Ruth and I also worked on the specifics of her professional interactions. What she was doing physically to connect with her
client exacerbated the emotional arousal, beginning with the visual images of the client’s story. Sitting close to her client,
mirroring her gestures and facial expressions, Ruth came to feel nearly what the woman was feeling. The difficulty of this
was obvious: a desperate helper can’t help a desperate client. To be of any help, one person, however sympathetic to the
plight of the other, needs to maintain a sense of calm detachment. Since this person isn’t the client, it had better be the

Again, experimentation was in order. I encouraged Ruth to maintain awareness of her body sensations and facial expressions.
She needed to practice how to communicate concern without feeling the client’s every emotion. She came to the conclusion
that she should sit farther away. She placed the client’s chair on the other side of her desk, not beside it. The desk provided a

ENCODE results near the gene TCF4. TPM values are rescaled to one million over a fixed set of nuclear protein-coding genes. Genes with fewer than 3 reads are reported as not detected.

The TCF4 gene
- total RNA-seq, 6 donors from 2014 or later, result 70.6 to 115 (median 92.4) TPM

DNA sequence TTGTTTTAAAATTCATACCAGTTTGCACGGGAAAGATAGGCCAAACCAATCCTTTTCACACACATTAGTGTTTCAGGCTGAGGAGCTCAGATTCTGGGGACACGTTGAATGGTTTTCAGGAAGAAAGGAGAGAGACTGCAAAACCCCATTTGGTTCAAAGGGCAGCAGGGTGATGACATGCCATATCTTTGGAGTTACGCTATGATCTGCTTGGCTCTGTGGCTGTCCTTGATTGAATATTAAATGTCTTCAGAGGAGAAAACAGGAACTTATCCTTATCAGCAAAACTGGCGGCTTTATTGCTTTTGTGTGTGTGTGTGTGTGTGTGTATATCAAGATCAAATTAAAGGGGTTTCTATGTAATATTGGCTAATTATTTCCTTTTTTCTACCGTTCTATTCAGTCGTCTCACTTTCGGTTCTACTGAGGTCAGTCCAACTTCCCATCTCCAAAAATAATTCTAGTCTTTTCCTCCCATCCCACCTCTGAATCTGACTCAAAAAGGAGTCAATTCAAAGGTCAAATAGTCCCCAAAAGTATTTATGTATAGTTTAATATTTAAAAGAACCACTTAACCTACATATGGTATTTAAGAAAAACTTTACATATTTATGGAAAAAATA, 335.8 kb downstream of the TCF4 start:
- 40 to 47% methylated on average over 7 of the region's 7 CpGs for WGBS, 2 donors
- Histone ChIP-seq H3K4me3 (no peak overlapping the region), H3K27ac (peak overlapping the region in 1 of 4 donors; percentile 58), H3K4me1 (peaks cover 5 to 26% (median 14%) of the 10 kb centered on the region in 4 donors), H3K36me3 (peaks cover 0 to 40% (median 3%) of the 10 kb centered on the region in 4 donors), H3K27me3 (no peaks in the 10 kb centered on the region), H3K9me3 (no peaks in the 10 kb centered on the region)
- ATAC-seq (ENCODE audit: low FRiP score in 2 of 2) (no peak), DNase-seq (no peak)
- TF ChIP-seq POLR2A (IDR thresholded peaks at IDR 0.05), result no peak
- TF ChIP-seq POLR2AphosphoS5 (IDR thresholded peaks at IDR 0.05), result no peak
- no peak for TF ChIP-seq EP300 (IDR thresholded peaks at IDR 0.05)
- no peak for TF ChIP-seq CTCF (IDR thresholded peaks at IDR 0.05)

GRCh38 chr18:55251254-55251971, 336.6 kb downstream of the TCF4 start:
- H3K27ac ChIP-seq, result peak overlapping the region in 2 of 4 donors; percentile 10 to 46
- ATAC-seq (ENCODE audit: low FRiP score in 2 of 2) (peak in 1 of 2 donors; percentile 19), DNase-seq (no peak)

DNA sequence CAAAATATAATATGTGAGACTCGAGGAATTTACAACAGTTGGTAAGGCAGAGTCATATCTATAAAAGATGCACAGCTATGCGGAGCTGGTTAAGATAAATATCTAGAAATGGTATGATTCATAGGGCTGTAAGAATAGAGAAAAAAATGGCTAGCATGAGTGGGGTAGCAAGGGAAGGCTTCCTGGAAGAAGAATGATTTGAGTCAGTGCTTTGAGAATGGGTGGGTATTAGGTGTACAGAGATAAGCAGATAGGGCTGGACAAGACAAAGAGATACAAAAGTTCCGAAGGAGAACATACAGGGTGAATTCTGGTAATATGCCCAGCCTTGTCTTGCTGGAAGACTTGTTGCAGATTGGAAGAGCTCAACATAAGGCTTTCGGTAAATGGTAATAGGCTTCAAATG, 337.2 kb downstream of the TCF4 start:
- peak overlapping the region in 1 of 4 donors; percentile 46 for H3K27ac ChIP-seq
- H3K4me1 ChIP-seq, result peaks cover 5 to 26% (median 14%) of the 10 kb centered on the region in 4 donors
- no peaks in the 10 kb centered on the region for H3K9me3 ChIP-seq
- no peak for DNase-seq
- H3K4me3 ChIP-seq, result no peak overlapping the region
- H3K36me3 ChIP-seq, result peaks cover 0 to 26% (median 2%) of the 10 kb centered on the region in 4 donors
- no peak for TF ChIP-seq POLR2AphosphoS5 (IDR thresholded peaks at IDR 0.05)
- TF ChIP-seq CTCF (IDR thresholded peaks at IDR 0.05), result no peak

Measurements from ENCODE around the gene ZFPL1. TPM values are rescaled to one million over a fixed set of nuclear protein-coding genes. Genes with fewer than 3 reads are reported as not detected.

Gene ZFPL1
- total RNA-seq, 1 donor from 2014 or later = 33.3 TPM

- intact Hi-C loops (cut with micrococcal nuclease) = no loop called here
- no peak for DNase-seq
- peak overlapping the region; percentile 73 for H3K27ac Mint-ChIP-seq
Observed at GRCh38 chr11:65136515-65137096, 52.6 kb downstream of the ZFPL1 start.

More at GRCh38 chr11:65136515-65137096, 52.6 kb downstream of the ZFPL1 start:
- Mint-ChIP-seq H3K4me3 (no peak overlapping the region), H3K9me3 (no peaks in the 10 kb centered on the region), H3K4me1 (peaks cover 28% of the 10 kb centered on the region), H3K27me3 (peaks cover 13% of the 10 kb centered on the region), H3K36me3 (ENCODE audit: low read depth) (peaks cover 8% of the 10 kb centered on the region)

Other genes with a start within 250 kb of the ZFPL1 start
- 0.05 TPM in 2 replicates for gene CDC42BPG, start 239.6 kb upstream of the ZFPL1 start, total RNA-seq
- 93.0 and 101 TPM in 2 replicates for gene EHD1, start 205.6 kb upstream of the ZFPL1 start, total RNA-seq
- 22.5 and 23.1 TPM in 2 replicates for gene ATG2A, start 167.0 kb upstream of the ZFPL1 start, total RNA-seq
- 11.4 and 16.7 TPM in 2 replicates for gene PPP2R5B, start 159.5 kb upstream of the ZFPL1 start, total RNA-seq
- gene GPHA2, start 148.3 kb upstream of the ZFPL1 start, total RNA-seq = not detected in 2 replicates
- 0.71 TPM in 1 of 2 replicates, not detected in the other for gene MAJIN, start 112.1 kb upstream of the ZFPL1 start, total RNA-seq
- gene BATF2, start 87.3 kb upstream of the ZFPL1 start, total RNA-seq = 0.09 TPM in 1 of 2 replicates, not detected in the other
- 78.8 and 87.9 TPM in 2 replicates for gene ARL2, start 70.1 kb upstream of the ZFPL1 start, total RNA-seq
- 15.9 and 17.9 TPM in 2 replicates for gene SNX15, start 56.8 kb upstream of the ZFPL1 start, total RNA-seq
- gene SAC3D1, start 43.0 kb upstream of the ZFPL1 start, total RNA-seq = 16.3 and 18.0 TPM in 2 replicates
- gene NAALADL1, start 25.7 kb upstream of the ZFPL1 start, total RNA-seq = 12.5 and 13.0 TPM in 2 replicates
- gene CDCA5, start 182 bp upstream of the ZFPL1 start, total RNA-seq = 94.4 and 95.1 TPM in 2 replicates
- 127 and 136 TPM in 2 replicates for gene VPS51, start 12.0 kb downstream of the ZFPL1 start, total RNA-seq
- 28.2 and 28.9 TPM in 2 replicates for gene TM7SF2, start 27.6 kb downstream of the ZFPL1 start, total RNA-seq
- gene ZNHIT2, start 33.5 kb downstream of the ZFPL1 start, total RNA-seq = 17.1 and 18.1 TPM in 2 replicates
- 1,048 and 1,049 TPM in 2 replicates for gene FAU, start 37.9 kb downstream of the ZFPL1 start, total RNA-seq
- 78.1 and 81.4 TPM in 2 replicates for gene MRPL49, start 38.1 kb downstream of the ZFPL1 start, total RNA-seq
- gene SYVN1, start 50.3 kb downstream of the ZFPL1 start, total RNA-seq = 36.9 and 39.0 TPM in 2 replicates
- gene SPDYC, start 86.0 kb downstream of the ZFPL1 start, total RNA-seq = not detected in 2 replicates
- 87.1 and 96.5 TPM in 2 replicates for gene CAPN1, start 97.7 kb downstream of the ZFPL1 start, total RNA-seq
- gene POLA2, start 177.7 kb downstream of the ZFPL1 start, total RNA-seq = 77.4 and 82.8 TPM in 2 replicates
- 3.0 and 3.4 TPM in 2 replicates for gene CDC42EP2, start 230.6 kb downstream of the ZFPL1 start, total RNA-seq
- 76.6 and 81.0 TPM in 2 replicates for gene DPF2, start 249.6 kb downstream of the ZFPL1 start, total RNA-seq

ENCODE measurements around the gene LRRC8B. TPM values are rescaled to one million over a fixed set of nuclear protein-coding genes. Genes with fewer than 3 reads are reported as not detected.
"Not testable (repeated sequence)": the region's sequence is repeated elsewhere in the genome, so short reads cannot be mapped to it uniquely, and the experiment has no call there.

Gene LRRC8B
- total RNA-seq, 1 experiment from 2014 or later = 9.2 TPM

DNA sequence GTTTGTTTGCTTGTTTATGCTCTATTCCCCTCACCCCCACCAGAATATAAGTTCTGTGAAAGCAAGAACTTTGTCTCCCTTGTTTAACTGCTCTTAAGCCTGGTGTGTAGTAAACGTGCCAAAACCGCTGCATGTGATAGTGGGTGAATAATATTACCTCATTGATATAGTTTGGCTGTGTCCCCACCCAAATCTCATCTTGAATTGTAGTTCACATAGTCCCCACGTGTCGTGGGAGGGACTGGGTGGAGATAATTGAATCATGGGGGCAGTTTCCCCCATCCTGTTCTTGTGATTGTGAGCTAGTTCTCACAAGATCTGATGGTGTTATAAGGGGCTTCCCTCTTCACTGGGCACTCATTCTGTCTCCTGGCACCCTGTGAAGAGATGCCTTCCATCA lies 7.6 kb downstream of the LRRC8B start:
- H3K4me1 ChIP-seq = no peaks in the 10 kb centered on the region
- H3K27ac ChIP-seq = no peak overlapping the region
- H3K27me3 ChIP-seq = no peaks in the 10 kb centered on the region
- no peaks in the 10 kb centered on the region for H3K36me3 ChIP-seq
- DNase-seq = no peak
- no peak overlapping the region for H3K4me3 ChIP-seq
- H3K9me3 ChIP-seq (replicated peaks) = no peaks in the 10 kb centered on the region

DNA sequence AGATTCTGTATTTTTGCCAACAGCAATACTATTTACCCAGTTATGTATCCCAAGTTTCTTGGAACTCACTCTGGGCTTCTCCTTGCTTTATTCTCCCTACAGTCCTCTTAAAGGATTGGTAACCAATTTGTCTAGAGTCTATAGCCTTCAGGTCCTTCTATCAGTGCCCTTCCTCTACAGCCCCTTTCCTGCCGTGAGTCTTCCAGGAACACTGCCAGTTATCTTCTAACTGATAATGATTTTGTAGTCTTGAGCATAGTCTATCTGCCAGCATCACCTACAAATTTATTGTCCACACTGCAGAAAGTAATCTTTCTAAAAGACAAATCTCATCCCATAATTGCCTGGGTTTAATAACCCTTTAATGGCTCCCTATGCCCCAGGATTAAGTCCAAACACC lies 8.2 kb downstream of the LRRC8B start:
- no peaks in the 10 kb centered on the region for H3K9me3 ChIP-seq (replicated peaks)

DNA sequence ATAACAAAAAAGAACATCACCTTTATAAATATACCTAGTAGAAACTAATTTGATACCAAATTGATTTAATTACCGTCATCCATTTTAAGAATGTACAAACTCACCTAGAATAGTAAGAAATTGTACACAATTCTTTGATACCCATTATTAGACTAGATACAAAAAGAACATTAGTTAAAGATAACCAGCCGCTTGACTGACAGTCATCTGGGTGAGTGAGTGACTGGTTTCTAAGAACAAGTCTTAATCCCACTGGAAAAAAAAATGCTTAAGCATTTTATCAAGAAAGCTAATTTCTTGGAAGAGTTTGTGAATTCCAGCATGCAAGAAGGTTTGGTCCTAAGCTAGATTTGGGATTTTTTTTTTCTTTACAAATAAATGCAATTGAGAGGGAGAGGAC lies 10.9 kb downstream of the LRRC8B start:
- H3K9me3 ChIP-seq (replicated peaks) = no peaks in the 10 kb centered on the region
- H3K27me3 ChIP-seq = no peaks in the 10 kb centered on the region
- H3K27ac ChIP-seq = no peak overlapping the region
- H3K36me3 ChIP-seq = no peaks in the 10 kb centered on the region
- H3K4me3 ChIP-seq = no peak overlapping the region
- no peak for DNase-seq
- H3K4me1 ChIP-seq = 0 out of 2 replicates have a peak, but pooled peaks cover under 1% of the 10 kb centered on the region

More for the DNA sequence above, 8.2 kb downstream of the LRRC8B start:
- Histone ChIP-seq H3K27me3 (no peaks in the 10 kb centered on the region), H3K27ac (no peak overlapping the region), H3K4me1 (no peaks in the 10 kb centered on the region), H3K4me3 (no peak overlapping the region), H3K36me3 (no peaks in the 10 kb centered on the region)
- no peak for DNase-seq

natural boundary, which protected her from feeling so much of her client’s pain.
Ruth also set out to identify when she was mirroring her client’s facial expressions. To make herself more aware of her facial
expressions and physical state in general, I suggested that every now and then she take a “mini-time-out” from conversation
with her client, emotionally and cognitively stepping back to focus on herself and ask, “What am I doing now?” At these
moments, she’d consciously do something different--shift her position in the chair, take a breath, move her facial muscles-and watch how the shift altered how she was feeling. She found that deliberately sitting back in her chair and taking a deep